However, in the late 1900s, that began to change. Shopping quickly changed into a form of entertainment and leisure, which consequently meant that people bought clothes more often, at a higher pace. This was what set off the concept of fast fashion – retailers could mass-produce clothing pieces at low prices, which made consumers feel they were up to date with the latest trends in real time. Fast fashion items were never made with the intention of lasting multiple years or wears – its goal was to manufacture cost-effective clothing directly satisfying the shifting demands of the consumer.
The fashion industry is one of the largest working industries globally, with a value of 2.5 trillion dollars, providing employment for over 75 million people worldwide, as stated by UNECE. In theory, and from pure definition, fast fashion sounds harmless – a company is mass-producing clothes, for a cheaper price, which people can afford. If anything, this can be seen as a strategy that grants people easier access to clothes due to their affordable price. However, the consequences of fast fashion are ones that aren’t easy to notice, but hard to ignore. Fast fashion directly contributes to waste colonialism and exploitive labor practices – which consumers are unaware of during their purchases.
How does fast fashion negatively affect the environment?
Alright, so what about clothes during the holiday season? According to USA Facts, clothing, and accessory retailers have the highest jumps in sales during the holiday season. Statista found that in 2022 47% of Gen Z purchased new fashion items for themselves to wear on Christmas, while Millennials were at an astounding 50%. This shows that there is a high intent for purchase and paired with the high discounts available in fast-fashion brands, it explains why people tend to buy more new clothes during the holiday season. Since fast fashion utilizes low-quality fabrics, that means the clothes purchased during the holiday season would have a life span of only a few months – and when that life span is over, people do what they always do when something has served its purpose – they throw it away.
Fast fashion relies on a business model that depends on “recurring consumption and impulse buying, instilling a sense of urgency when purchasing.” This business model has clearly succeeded, with global consumption rising to 62 million tons of apparel per year, and by 2030, it is expected to reach 102 million tons.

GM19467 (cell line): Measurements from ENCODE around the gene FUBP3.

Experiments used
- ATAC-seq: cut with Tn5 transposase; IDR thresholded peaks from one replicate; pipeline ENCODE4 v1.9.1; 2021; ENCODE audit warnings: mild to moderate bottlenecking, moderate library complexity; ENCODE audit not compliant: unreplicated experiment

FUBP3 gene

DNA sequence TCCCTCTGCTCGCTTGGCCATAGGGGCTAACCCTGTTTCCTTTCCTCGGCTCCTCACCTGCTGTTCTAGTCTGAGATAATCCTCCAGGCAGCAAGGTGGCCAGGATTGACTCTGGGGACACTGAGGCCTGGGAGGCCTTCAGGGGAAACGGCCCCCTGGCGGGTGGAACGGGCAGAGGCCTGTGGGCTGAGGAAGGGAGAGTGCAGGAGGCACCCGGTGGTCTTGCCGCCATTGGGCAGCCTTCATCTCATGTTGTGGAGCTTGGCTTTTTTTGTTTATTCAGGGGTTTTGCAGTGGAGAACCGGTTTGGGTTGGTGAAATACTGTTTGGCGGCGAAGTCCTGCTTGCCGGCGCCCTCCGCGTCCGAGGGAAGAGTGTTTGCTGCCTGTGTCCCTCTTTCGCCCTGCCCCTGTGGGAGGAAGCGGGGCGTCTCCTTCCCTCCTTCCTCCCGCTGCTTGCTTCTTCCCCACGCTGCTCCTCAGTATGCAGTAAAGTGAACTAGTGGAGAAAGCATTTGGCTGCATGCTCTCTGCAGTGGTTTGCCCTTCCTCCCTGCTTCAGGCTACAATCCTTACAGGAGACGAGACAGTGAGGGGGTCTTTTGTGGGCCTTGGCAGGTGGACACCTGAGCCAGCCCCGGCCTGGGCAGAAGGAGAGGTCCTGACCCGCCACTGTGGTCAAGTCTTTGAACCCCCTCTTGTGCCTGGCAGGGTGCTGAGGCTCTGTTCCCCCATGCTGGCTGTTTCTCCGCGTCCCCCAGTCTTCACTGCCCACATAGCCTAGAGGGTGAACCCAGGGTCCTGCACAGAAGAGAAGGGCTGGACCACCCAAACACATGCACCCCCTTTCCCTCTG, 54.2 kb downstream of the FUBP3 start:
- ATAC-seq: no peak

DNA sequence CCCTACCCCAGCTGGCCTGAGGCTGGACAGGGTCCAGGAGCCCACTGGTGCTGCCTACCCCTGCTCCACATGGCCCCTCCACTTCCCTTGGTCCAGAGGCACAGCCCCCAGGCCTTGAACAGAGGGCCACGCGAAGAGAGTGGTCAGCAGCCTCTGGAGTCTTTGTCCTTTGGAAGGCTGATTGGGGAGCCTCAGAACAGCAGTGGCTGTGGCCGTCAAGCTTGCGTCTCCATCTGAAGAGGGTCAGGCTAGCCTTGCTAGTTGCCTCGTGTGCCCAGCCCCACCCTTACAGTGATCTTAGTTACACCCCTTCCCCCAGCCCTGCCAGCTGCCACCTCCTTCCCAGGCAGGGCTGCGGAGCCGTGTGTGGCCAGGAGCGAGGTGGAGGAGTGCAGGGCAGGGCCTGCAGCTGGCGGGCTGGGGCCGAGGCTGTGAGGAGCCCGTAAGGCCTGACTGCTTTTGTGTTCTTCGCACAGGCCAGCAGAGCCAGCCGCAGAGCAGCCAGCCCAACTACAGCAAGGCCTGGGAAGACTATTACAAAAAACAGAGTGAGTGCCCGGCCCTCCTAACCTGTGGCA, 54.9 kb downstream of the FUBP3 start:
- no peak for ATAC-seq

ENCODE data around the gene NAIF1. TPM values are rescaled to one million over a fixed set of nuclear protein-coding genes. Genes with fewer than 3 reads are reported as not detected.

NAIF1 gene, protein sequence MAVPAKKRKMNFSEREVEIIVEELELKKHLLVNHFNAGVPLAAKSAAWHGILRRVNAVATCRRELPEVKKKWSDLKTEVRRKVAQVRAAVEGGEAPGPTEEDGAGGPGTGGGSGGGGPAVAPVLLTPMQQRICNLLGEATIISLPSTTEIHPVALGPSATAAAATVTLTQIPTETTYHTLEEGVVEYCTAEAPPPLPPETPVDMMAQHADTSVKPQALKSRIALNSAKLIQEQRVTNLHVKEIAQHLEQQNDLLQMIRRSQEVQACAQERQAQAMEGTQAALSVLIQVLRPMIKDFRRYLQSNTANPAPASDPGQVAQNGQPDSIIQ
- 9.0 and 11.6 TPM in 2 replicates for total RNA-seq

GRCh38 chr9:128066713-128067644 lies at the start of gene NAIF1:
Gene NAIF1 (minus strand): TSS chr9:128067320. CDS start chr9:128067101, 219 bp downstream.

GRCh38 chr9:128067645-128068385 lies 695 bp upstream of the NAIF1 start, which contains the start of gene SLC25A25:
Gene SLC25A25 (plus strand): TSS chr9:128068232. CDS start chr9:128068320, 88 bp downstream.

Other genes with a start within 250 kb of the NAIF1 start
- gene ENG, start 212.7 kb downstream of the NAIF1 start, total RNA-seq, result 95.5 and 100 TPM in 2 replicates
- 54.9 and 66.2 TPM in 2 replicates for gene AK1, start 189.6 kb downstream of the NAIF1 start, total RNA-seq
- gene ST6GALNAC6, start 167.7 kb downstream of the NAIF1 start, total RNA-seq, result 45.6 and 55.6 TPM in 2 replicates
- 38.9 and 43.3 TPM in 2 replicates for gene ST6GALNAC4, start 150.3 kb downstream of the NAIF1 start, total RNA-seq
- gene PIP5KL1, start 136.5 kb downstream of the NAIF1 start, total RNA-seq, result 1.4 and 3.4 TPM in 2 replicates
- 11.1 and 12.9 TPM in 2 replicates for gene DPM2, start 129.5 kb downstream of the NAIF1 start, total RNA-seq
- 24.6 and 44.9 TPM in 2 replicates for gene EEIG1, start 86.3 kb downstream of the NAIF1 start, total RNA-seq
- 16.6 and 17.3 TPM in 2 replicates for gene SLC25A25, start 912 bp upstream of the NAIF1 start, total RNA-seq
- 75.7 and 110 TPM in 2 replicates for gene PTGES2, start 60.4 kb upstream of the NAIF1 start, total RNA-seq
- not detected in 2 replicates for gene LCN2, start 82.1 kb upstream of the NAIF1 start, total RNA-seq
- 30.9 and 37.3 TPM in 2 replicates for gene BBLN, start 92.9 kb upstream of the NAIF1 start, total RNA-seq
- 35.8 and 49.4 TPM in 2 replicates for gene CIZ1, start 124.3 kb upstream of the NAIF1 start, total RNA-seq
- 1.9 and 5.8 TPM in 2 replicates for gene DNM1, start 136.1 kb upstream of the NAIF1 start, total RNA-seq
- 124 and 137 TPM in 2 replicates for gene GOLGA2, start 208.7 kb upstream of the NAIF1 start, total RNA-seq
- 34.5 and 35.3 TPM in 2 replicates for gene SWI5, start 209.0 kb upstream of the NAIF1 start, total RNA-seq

Fast Fashion’s Global Impact
The Ellen Macarthur Foundation – a UNEP partner – estimates that a truckload of abandoned textiles is discharged into landfills or incinerated every second. This is why it is estimated that people are buying 60% more clothes and wearing them for half as long. According to The Business Insider, 85% of all textiles go to dumps every year. The textiles in landfills have the capacity to contaminate soil. Countries such as Uganda, with high rates of agriculture and farmers, export contaminated food and resources to other countries. This can lead to major health risks and dangers, alongside negative side effects to animals and plants in their ecosystems.
This means that fast fashion contributes directly to waste colonialism. Most fast fashion exports are from developing countries across Asia, including India, Bangladesh, Vietnam, China, Indonesia, Cambodia etc. This means that the Global South is not only the one with the highest production of fast fashion but is also the one that suffers its consequences the most after it gets thrown out. The BBC reported in 2022 that more than half of the clothes imported to Chile end up in the Atacama Desert. On Jamestown Beach, located in Accra – Ghana’s capital – you must walk between mountains of shoes, pants, and tattered t-shirts. These used textiles come from Western countries and Asia to be dumped and dealt with in Ghana.
These discharged textiles contribute to microplastics found in the water, which can then affect marine food chains – which means that the Ghanaian people eat contaminated fish. Discharged textiles are often brought into the Global South without warning, leaving them to deal with methods to get rid of these clothes. Because the quality is so low, merchandisers can’t even sell discharged textiles – therefore, it is another burden of waste that they are responsible for getting rid of, or facing the consequences it brings – most of the time, it is both.
Fast Fashion and Climate Change
Besides the littering and waste of fast fashion, it directly affects global warming. Producing clothes requires natural resources, which emit greenhouse gases. According to the UN, the fashion industry is responsible for 8-10% of global emissions, surpassing aviation and shipping industries combined. The World Bank suggests that global clothing sales are to increase to 65% by 2030. A higher percentage in global sales indicates more discharged textiles to deal with – putting even more pressure on the Global South to manage the waste provided by the Global North.